On this day—Aug. 9, 1854—Henry David Thoreau published "Walden." The book follows Thoreau’s life over two years, two months, and two days, while he lived in a cabin by Walden Pond in Concord, Mass. The book is divided into numerous sections, with the passage of the seasons also marking the stages of human development. The book was written as a self-examination, as Thoreau hoped that by personal introspection in nature he would gain a better understanding of society. He was greatly inspired by the transcendentalist philosophy during the American Romantic Period, a religious and philosophical movement that believed in the inherent goodness of people and nature.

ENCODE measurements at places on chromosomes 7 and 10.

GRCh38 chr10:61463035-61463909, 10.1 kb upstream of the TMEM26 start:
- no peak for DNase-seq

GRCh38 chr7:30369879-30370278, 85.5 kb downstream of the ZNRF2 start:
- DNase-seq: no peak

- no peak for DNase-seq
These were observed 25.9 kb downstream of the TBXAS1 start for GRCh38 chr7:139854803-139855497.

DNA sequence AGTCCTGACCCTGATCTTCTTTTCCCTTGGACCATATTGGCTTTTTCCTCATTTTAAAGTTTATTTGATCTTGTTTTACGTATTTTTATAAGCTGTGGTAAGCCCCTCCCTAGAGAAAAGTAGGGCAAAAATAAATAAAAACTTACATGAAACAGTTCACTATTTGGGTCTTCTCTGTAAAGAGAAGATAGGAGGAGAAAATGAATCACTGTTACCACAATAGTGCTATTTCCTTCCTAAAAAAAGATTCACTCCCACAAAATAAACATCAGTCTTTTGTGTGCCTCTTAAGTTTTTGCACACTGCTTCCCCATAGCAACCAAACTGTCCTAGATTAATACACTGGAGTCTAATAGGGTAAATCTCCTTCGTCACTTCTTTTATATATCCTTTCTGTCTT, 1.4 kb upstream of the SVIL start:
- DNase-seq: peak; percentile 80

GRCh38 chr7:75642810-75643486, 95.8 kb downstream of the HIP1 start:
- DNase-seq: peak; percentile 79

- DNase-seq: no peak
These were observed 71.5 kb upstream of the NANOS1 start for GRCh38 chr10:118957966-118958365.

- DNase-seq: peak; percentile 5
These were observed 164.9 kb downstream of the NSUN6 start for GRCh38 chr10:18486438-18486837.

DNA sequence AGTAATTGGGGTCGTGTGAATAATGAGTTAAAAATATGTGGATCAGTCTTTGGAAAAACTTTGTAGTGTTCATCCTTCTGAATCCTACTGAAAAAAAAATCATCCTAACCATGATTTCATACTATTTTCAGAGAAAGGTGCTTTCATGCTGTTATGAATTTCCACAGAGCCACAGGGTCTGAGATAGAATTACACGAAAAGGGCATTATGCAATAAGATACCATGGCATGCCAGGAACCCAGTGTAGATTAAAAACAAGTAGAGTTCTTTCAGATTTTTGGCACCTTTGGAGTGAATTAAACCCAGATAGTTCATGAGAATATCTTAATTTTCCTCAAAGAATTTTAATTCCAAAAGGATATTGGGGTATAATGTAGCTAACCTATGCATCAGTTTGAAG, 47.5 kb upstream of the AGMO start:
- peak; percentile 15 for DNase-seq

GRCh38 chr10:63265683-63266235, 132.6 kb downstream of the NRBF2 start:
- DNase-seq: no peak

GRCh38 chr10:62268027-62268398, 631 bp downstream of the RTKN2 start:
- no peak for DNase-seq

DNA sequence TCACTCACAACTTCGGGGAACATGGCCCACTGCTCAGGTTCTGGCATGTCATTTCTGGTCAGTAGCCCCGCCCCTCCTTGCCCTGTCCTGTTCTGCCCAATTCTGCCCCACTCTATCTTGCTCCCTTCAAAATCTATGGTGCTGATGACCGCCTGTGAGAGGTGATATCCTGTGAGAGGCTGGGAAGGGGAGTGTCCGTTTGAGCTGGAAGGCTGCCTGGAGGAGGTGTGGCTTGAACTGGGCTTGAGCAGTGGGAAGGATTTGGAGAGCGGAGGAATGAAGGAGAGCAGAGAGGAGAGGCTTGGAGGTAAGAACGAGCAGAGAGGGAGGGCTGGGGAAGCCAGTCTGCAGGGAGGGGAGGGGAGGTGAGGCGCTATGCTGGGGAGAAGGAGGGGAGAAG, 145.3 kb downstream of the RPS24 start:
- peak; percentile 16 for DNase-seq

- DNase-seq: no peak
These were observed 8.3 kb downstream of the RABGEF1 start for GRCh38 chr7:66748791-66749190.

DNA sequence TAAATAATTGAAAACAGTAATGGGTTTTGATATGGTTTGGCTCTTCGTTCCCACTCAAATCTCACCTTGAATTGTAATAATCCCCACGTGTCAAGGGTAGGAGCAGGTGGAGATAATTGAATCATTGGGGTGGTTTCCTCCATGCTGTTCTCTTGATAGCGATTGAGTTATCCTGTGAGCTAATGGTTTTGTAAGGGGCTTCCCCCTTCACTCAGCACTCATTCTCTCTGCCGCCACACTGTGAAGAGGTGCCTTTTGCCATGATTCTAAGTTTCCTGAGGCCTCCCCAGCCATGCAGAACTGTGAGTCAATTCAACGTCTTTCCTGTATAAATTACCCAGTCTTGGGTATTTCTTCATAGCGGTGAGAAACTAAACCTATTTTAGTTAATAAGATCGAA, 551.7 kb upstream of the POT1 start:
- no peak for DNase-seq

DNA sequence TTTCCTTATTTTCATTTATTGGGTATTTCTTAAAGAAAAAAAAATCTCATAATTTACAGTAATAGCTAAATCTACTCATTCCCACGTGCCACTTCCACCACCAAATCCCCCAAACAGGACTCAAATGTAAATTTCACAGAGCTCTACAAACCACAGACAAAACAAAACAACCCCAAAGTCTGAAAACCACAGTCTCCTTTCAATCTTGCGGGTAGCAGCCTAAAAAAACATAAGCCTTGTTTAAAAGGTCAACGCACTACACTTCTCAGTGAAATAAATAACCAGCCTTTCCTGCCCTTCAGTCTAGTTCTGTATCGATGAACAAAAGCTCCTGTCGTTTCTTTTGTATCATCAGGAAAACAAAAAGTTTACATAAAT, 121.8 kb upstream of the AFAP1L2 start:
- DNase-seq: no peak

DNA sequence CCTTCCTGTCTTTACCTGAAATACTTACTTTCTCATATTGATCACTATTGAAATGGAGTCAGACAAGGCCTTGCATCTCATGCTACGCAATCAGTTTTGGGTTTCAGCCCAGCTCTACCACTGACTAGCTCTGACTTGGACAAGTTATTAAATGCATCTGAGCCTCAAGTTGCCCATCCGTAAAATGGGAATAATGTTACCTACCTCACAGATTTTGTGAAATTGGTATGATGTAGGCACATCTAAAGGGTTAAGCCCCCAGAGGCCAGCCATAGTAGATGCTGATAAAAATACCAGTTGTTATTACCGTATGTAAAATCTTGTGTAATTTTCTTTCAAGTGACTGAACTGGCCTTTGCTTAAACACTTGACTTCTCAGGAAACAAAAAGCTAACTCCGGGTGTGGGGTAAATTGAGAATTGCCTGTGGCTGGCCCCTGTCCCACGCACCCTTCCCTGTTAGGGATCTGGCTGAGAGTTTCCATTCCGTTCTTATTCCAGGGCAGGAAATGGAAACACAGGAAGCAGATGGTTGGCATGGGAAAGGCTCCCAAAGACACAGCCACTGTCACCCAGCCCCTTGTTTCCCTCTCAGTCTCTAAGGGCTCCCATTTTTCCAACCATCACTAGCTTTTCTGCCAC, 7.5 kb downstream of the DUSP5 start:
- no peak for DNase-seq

Walden took five years to sell 2,000 copies but has since become one of the most celebrated novels in the American canon. The novel represents to many the guide for escape and living a better life. In the movie "Dead Poets Society," the character Neil reads this slightly altered passage from Walden, about Thoreau’s decision: "I went into the woods because I wanted to live deliberately. I wanted to live deep and suck out all the marrow of life ... to put to rout all that was not life; and not, when I came to die, discover that I had not lived."